• A letter sent by Justice Karnan to the Prime Minister allegedly making serious allegations of corruption against sitting and retired High Court and Supreme Court judges has been doing the rounds. the seven-judge Bench is aware of “several letters” written by Justice Karnan, and decided to move in.

💡 Talks to end Manipur blockade fail


  • The tripartite talks to end the over three-month-long economic blockade of a crucial highway in Manipur failed to make any headway on 7 February 2017, with the Naga group spearheading it refusing to relent from its position of not allowing seven districts to be carved out.
  • Official sources said the Centre is disappointed with the outcome of the meeting that took place in Imphal where representative from the Union Home Ministry, State government and United Naga Council (UNC) participated.
  • All the three had earlier met in the national capital on February 3 and the Centre had expressed hope that the blockade would end soon.
  • The sources said that earlier the “Manipur government was not cooperating and now the UNC is taking a different stand”. However, they said efforts will be on to end the blockade of poll-bound State at the earliest.

💡 SC dismisses TN’s review plea on remission power


  • The Supreme Court has dismissed a review petition filed by the Tamil Nadu government against a 2015 Constitution Bench judgment that a State government has no suo motu power to remit sentences of persons convicted under a Central law and cases investigated by a Central agency like the CBI.
  • The verdict was based on a challenge by the Centre to Tamil Nadu’s move to remit the life sentence of seven convicts in the Rajiv Gandhi assassination case.


  • In 2015, the judgment had held that the Centre, and not the State government, would have “primacy” in deciding whether persons convicted in matters of the CBI or a Central agency should be released or not on remission.
  • Interpreting Section 435 (2) of the Cr.PC, the court had held that the word ‘consultation’ meant ‘concurrence’. This meant that the Tamil Nadu government should have got the prior consent of the Centre before issuing its February 19, 2014 order to remit the life sentence of seven convicts in the Rajiv Gandhi case.

💡 India to frame policy on synthetic biology


  • India is taking its first steps to evolve a policy on synthetic biology, an emerging science through which new life forms can potentially be made in labs and existing life forms, such as bacteria and other microbes, tweaked to produce specific proteins or chemically useful products.
  • The Environment Ministry will be convening a group of experts on biodiversity and biotechnology, to assess synthetic biology work pursued in Indian labs, potential benefits and risks, and the implications of the trans-boundary movement of such life forms.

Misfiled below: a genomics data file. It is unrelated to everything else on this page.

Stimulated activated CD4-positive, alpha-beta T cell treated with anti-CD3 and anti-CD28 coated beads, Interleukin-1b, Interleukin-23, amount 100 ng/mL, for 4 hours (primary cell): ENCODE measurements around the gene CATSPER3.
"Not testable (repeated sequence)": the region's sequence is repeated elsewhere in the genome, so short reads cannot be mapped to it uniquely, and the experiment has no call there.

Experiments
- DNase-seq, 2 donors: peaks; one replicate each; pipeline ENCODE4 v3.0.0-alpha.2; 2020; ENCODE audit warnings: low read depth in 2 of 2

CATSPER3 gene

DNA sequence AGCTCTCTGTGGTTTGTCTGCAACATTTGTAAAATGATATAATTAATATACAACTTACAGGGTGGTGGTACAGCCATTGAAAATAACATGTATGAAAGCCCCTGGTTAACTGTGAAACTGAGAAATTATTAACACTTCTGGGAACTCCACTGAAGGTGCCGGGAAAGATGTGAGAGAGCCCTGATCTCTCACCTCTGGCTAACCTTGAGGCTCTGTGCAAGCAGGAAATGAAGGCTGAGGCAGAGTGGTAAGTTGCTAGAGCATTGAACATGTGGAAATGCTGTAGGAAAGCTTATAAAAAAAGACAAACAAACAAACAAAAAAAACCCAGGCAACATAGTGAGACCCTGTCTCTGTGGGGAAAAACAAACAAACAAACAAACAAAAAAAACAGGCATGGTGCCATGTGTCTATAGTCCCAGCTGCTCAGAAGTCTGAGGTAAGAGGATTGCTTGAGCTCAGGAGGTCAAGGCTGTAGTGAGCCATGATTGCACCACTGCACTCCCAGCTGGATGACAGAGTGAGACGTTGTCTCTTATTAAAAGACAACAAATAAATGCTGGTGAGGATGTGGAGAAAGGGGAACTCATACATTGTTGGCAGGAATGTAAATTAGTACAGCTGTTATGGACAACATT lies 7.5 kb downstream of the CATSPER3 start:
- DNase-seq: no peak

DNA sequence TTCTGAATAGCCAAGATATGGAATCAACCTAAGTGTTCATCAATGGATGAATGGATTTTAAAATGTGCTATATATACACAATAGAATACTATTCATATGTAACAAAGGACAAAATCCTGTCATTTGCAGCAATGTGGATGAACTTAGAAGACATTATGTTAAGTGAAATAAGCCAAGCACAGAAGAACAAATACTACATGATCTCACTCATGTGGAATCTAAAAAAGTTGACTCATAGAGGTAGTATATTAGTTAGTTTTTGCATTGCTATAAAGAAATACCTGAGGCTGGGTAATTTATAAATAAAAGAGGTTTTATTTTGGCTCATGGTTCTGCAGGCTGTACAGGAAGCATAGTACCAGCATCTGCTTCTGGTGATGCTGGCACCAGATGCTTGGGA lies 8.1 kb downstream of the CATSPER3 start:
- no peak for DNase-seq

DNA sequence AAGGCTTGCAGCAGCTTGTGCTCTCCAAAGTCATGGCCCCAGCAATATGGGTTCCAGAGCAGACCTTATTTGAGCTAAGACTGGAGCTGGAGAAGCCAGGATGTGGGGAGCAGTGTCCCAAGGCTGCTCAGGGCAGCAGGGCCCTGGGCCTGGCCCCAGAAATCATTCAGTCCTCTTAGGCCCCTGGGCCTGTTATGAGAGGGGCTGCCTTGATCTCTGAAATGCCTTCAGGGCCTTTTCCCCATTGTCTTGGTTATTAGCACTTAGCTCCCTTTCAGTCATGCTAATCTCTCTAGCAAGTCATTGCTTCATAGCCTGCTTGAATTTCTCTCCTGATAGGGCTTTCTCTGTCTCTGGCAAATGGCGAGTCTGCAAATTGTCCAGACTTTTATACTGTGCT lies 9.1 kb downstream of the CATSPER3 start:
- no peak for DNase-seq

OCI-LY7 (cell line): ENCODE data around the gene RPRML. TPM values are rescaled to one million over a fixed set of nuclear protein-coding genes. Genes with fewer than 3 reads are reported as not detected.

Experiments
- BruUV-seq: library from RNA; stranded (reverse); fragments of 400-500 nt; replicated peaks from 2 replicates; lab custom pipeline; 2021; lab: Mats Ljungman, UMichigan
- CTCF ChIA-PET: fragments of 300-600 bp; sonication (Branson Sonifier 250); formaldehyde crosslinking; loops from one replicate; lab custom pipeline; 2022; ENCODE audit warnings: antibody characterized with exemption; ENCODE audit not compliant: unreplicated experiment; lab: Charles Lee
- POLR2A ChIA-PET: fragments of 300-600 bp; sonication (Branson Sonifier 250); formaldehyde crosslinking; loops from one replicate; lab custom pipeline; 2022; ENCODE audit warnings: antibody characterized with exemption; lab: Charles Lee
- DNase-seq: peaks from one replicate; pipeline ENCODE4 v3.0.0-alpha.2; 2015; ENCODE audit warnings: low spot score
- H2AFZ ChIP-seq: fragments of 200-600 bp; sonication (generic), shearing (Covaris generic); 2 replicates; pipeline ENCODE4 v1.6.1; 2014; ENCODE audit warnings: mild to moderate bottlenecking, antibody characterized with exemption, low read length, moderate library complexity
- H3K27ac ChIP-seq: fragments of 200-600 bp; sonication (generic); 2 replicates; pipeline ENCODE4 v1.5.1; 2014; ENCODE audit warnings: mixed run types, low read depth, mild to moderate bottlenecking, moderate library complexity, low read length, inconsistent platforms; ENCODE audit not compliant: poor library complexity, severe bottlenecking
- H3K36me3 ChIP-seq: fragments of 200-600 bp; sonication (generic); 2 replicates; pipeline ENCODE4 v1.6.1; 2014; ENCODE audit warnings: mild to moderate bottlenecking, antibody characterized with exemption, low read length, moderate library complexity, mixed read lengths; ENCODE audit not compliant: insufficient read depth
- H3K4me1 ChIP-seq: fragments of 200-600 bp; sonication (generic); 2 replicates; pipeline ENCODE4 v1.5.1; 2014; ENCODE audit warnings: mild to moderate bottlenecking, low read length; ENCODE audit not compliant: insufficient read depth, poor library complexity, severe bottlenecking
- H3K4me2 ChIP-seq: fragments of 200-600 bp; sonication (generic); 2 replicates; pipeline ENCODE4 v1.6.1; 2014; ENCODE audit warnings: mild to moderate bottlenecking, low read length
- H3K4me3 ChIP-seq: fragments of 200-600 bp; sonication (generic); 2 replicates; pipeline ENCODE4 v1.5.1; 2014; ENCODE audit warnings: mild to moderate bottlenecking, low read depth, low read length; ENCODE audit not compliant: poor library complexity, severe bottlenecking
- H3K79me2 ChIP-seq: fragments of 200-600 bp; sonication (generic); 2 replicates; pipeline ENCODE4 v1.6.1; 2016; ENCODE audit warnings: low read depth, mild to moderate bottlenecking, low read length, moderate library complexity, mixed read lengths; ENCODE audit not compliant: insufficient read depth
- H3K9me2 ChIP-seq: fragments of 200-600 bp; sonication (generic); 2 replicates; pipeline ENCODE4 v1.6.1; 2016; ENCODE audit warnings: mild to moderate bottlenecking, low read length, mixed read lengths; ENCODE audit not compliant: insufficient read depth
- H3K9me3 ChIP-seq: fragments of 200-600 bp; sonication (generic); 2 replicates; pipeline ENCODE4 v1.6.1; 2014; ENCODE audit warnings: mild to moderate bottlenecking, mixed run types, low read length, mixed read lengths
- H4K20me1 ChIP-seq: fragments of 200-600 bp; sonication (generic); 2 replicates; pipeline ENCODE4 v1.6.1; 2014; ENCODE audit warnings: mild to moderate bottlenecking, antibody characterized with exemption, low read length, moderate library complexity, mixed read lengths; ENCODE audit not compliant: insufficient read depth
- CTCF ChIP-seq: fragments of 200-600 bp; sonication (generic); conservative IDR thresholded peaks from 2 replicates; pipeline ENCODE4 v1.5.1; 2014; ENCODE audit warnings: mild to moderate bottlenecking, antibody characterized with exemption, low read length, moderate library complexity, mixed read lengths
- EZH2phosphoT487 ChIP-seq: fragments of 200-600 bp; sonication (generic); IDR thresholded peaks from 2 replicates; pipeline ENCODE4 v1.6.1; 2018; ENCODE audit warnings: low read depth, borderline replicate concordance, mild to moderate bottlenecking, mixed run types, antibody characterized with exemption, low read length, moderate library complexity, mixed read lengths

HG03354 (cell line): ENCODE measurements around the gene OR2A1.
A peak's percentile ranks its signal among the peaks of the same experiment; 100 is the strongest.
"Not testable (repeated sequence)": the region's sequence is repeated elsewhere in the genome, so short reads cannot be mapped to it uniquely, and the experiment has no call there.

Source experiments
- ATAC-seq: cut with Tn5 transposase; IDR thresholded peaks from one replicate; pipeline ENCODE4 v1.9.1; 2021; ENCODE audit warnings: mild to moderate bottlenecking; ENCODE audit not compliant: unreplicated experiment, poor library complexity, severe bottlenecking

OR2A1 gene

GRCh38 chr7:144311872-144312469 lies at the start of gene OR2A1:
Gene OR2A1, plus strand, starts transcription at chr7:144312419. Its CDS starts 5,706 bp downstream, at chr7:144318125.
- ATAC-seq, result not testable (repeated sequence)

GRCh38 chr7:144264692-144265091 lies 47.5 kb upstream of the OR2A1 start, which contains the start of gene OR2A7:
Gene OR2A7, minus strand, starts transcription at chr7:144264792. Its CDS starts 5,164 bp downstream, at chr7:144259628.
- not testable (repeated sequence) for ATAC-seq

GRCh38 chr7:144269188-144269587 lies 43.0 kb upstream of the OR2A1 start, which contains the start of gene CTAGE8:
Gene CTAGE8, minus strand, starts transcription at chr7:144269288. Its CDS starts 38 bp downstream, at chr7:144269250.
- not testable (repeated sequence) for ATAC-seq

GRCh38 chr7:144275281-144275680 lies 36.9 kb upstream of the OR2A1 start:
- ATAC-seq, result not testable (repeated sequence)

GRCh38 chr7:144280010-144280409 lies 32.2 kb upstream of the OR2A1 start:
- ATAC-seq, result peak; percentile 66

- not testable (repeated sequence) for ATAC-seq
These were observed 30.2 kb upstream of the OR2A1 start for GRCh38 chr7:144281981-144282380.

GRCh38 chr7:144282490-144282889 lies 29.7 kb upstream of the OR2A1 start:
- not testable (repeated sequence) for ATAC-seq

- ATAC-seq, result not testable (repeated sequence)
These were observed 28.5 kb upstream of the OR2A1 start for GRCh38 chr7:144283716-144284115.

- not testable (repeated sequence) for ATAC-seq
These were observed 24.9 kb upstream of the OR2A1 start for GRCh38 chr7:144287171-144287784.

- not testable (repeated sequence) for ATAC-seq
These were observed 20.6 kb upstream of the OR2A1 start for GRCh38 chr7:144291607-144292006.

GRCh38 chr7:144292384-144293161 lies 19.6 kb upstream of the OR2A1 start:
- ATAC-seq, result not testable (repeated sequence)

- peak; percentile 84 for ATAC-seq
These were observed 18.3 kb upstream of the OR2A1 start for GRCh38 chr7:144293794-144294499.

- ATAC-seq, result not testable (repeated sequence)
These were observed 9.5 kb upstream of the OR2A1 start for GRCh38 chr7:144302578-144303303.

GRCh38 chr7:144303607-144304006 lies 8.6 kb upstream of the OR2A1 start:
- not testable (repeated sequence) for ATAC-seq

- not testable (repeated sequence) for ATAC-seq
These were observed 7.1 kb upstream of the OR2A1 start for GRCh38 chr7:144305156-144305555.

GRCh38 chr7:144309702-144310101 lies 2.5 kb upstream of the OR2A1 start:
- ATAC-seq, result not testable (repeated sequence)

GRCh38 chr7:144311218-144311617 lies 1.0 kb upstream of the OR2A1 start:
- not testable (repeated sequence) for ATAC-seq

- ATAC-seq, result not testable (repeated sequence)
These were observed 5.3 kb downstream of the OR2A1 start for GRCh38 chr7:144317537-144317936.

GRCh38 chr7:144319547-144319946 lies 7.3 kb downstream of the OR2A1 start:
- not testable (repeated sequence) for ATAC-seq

• Synthetic biology in microbial systems holds promise for production of drugs, vaccines, fuel components and other chemicals.
  • A popular example is the production of artemisinin, a powerful anti-malarial drug, in yeast, at a commercial level.
  • Microorganisms have also been constructed to act as sensors that can detect a toxin in vitro (outside a living organism) or in vivo (inside a living organism).
  • In December 2016, officials from the Environment Ministry participated in the United Nations Biodiversity Conference of the Convention on Biological Diversity (CBD) at Cancun, Mexico, where about 8,000 delegates from 180 countries discussed matters related to biodiversity.
  • There are assorted labs in India that work on synthetic biology. India, so far, has no policy on synthetic biology, and according to a presentation made at the venue, it has promised to “put in place a Synthetic Biology Team for articulating India’s view” at a forthcoming meeting.

💡 ‘1892 Cauvery pact an unequal bargain’


  • The 1892 agreement between the erstwhile Mysore and Madras Governments was an “unconscionable bargain” to share the Cauvery river water, Karnataka told the Supreme Court on 7 February 2017.
  • The submission was made before the Supreme Court bench on the first day of day to day hearing of appeals filed by Karnataka, Tamil Nadu and Kerala against the final award on the Cauvery Water Dispute Tribunal’s decision on water sharing. The Supreme Court will resume hearing on the appeal on March 21.
  • Tamil Nadu had in the tribunal traced the correspondence between the State of Mysore and Madras for nearly two years culminating in the agreement to the satisfaction of both the States.
  • Mr. Nariman submitted that the 1892 agreement, which, he said, was the parent of the 1924 pact, dictated that Mysore could not develop any irrigation infrastructure on the river without the previous consent of the Madras government.